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The Big Picture San Diego Blog


July 2013

July 29, 2013

Aerospace is part of a large and thriving Aerospace, Navigation & Maritime Technologies (ANMT) cluster in San Diego. Among the 25 most populous U.S. metropolitan areas, San Diego ranks second in the concentration of ANMT employment behind longtime aerospace leader Seattle.

 The cluster accounts for more than 20 percent of San Diego’s innovation economy, more than any other cluster except Information and Communication Technologies. San Diego’s growing unmanned aerial systems (UAS) sector presents a unique opportunity for companies in the Aerospace industry, with cutting-edge applications being developed in San Diego and throughout California. Currently, 60 percent of U.S. technology development in unmanned systems is performed in San Diego County, according to National University System Institute for Policy Research. With the rise in commercial and consumer uses, this industry sector is well positioned to carry the aerospace industry forward and continue to attract top engineering talent to the region.

  Since the aerospace industry shares many components with other industries in the ANMT cluster, it is difficult to break down aerospace companies and employment from the rest of the cluster. Some of the key aerospace-specific components of the cluster include: Search, Detection, Navigation and Guidance; Aeronautical and Nautical System and Instrument Manufacturing; Aircraft Manufacturing including Aircraft Engine and Engine Parts Manufacturing; and Guided Missile and Space Vehicle Manufacturing. San Diego Regional EDC analyzes key economic metrics that are important to understanding the regional economy and San Diego's standing relative to other major metropolitan areas in the U.S. For more information about San Diego’s aerospace industry and the full run down on how San Diego is faring compared to other major metropolitan regions, see the July 2013 Economic Snapshot.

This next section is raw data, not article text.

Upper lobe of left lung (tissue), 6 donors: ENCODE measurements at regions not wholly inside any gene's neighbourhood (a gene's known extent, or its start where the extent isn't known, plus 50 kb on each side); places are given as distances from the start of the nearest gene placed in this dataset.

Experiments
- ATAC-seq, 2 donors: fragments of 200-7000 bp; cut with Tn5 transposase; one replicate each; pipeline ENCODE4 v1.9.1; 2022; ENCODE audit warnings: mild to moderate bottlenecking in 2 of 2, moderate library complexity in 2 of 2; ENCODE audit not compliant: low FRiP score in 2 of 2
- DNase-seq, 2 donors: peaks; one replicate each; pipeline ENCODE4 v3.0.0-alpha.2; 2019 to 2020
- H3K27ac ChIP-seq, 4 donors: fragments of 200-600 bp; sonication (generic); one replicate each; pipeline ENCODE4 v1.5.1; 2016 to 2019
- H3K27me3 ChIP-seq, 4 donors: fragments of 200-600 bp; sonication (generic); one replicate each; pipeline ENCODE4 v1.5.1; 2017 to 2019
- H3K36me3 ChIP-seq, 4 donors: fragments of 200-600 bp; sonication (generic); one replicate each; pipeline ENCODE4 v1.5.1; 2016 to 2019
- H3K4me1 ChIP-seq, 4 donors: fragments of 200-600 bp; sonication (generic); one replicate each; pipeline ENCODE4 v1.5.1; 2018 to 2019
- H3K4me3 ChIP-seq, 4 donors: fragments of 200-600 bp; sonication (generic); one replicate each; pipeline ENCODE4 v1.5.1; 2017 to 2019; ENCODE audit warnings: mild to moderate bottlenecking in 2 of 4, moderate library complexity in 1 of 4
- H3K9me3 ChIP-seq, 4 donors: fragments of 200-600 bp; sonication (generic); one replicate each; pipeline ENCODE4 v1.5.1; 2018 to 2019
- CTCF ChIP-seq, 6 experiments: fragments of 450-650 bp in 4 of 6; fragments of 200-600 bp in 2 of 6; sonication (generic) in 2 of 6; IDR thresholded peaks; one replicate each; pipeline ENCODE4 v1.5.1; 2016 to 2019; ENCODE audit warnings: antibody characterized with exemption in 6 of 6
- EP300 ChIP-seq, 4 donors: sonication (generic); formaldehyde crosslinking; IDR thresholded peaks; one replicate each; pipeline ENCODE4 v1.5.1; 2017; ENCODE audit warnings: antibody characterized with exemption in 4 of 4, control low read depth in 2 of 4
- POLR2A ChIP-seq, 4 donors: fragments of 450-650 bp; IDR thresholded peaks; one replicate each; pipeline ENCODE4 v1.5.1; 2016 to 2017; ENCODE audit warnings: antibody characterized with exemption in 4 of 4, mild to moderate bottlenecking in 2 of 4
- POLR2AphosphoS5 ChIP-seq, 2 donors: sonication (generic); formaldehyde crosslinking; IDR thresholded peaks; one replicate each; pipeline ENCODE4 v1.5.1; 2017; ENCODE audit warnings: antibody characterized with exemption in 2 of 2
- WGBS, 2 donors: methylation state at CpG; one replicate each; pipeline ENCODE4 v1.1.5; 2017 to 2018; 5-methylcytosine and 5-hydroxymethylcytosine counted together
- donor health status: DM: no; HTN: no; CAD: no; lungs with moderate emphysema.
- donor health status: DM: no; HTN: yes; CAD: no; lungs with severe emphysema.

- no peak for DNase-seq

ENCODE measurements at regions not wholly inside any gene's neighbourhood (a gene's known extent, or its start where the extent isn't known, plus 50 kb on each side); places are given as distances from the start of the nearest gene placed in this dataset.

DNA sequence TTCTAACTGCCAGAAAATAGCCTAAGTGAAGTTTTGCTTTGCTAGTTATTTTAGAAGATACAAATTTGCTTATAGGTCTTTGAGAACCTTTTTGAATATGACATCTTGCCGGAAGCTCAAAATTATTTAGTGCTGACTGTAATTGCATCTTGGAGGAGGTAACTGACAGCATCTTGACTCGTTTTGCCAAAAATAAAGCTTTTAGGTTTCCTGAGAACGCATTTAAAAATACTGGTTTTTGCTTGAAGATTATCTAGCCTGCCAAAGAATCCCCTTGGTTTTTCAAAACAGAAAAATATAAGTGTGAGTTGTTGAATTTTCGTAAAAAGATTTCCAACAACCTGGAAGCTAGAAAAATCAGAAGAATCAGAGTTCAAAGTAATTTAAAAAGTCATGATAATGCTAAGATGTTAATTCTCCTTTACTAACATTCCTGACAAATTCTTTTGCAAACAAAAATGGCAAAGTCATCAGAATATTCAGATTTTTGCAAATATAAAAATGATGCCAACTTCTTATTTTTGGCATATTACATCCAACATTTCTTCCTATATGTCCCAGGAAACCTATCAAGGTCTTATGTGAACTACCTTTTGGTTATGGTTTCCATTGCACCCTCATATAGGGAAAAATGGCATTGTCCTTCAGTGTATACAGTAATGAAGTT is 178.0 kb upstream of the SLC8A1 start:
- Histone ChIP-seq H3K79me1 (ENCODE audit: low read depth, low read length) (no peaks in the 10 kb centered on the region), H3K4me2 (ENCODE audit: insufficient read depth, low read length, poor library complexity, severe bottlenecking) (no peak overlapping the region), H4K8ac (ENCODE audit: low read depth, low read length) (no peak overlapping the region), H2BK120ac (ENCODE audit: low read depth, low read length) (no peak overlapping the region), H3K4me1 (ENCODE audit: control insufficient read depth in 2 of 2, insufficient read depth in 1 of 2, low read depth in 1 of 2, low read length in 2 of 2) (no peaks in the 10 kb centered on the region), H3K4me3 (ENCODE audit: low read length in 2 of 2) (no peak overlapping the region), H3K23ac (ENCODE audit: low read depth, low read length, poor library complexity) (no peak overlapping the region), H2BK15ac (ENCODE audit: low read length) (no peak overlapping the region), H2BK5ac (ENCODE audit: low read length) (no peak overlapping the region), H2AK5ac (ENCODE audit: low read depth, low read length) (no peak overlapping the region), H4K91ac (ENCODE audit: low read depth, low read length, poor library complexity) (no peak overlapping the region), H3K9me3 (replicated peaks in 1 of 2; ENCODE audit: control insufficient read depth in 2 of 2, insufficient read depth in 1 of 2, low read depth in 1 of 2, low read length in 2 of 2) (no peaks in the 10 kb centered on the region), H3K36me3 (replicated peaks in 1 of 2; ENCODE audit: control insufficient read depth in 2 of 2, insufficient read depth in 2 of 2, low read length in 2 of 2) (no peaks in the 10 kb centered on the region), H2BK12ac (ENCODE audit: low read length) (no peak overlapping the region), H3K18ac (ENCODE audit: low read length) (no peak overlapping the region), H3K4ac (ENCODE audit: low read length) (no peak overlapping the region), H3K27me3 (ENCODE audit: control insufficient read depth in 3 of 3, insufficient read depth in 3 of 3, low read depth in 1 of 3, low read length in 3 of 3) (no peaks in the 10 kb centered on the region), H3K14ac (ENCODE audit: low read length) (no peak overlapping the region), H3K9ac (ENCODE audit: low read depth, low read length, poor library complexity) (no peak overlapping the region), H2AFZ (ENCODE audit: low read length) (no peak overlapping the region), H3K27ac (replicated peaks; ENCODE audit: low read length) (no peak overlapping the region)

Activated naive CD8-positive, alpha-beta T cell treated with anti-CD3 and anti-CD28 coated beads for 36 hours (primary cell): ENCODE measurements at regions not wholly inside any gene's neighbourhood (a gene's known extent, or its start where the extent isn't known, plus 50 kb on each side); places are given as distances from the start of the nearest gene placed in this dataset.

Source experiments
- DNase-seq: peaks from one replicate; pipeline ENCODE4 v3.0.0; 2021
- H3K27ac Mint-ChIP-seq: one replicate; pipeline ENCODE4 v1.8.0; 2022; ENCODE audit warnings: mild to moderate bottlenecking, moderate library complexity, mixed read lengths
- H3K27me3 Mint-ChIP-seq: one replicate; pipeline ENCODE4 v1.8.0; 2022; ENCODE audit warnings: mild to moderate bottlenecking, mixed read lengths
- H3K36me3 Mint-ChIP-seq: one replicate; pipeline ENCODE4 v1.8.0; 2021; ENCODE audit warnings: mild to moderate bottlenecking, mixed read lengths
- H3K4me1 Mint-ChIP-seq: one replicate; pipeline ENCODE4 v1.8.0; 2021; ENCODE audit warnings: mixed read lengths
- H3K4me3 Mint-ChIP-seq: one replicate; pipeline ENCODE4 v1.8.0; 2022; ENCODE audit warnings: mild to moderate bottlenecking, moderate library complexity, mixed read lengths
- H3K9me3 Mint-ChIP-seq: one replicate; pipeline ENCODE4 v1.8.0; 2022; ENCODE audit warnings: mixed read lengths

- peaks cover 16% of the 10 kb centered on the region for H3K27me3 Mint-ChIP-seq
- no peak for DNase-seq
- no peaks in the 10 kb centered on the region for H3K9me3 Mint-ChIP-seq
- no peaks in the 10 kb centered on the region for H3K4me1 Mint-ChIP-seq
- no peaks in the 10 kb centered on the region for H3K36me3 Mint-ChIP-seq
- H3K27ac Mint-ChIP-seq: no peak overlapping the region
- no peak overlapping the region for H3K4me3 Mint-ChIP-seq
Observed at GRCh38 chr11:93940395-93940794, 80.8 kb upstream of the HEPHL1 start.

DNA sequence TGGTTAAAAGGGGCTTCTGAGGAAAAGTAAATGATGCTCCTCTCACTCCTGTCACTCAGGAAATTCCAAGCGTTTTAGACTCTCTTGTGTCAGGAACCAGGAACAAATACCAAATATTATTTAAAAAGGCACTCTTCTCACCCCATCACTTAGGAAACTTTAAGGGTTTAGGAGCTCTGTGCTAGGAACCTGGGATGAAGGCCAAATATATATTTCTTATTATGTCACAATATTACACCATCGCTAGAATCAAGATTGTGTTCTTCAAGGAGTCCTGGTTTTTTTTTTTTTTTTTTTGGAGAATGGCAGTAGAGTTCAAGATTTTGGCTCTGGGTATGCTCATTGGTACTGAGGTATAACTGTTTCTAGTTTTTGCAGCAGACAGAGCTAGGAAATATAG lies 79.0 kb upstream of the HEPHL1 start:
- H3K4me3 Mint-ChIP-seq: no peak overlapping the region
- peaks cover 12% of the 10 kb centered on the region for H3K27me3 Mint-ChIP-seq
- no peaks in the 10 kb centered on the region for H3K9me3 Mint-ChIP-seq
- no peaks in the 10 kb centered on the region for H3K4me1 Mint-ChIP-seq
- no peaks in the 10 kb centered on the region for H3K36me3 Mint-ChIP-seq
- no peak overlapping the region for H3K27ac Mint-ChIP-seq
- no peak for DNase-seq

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July 15, 2013

 

Gwynne Shotwell just might work for the coolest company on the planet - or as she puts it "In 10 years or so, it might be the coolest company on another planet." Shotwell is talking about SpaceX, the company where she serves as president and COO. Even the most sophisticated in the audience at San Diego Venture Group’s July 12 Venture Summit gasped at the video of SpaceX rockets being tested that blast off and then return to the launch pad. “Grasshopper” is a 10-story Vertical Takeoff Vertical Landing (VTVL) vehicle that SpaceX designed to enable a rocket to return to earth. The ultimate destination? Mars – which Shotwell described as a “fixer-upper planet.” Her humorous and very informative talk left everyone thinking about the power of dreaming big.

Dave Titus, San Diego Venture Group’s president gave a “Venture Status Update” that included both good news and sobering news. Venture fundraising has dropped over the last five years even though the number of firms has stayed about the same. Active funds are down 20 percent in the last five years and the first half of 2013 looks to be following this trend. The industry is consolidating – the top 20 firms raise 55 percent of all the dollars with an average fund size of $400 million. The remaining firms have an average fund size of $41 million.